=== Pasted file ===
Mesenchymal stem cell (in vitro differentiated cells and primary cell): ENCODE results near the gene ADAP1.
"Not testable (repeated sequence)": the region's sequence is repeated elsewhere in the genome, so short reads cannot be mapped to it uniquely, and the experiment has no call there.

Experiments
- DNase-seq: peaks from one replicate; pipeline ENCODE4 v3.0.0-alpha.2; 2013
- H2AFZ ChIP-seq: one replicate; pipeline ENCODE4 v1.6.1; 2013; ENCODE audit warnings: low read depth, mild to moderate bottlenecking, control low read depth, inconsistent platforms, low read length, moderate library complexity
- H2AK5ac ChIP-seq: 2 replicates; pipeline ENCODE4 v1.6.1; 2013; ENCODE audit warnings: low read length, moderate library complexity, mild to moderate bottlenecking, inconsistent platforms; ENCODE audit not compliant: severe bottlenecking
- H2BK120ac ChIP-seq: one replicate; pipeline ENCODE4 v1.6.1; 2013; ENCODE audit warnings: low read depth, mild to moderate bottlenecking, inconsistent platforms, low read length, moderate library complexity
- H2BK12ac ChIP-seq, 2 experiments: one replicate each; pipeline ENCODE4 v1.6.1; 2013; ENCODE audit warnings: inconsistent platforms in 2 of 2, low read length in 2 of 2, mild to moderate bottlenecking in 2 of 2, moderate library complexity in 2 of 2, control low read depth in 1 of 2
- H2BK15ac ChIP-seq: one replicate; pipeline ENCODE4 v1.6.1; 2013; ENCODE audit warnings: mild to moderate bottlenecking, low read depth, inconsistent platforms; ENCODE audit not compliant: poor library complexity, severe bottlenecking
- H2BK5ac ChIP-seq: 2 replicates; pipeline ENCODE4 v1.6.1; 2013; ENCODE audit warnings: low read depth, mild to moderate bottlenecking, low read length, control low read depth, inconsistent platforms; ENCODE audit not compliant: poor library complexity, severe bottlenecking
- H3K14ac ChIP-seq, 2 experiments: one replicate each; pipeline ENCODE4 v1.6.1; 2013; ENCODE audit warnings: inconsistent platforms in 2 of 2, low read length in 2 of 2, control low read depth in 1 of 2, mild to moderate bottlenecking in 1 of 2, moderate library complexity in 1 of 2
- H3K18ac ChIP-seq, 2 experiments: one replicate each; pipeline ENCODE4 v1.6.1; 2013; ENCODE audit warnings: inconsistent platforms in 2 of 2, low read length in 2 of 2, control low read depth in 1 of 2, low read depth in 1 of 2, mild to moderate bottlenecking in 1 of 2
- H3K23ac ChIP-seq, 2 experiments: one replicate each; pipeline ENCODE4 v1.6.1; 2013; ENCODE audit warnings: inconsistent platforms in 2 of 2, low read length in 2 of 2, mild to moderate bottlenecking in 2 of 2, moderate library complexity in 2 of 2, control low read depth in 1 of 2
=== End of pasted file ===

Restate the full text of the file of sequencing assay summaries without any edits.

Mesenchymal stem cell (in vitro differentiated cells and primary cell): ENCODE results near the gene ADAP1.
"Not testable (repeated sequence)": the region's sequence is repeated elsewhere in the genome, so short reads cannot be mapped to it uniquely, and the experiment has no call there.

Experiments
- DNase-seq: peaks from one replicate; pipeline ENCODE4 v3.0.0-alpha.2; 2013
- H2AFZ ChIP-seq: one replicate; pipeline ENCODE4 v1.6.1; 2013; ENCODE audit warnings: low read depth, mild to moderate bottlenecking, control low read depth, inconsistent platforms, low read length, moderate library complexity
- H2AK5ac ChIP-seq: 2 replicates; pipeline ENCODE4 v1.6.1; 2013; ENCODE audit warnings: low read length, moderate library complexity, mild to moderate bottlenecking, inconsistent platforms; ENCODE audit not compliant: severe bottlenecking
- H2BK120ac ChIP-seq: one replicate; pipeline ENCODE4 v1.6.1; 2013; ENCODE audit warnings: low read depth, mild to moderate bottlenecking, inconsistent platforms, low read length, moderate library complexity
- H2BK12ac ChIP-seq, 2 experiments: one replicate each; pipeline ENCODE4 v1.6.1; 2013; ENCODE audit warnings: inconsistent platforms in 2 of 2, low read length in 2 of 2, mild to moderate bottlenecking in 2 of 2, moderate library complexity in 2 of 2, control low read depth in 1 of 2
- H2BK15ac ChIP-seq: one replicate; pipeline ENCODE4 v1.6.1; 2013; ENCODE audit warnings: mild to moderate bottlenecking, low read depth, inconsistent platforms; ENCODE audit not compliant: poor library complexity, severe bottlenecking
- H2BK5ac ChIP-seq: 2 replicates; pipeline ENCODE4 v1.6.1; 2013; ENCODE audit warnings: low read depth, mild to moderate bottlenecking, low read length, control low read depth, inconsistent platforms; ENCODE audit not compliant: poor library complexity, severe bottlenecking
- H3K14ac ChIP-seq, 2 experiments: one replicate each; pipeline ENCODE4 v1.6.1; 2013; ENCODE audit warnings: inconsistent platforms in 2 of 2, low read length in 2 of 2, control low read depth in 1 of 2, mild to moderate bottlenecking in 1 of 2, moderate library complexity in 1 of 2
- H3K18ac ChIP-seq, 2 experiments: one replicate each; pipeline ENCODE4 v1.6.1; 2013; ENCODE audit warnings: inconsistent platforms in 2 of 2, low read length in 2 of 2, control low read depth in 1 of 2, low read depth in 1 of 2, mild to moderate bottlenecking in 1 of 2
- H3K23ac ChIP-seq, 2 experiments: one replicate each; pipeline ENCODE4 v1.6.1; 2013; ENCODE audit warnings: inconsistent platforms in 2 of 2, low read length in 2 of 2, mild to moderate bottlenecking in 2 of 2, moderate library complexity in 2 of 2, control low read depth in 1 of 2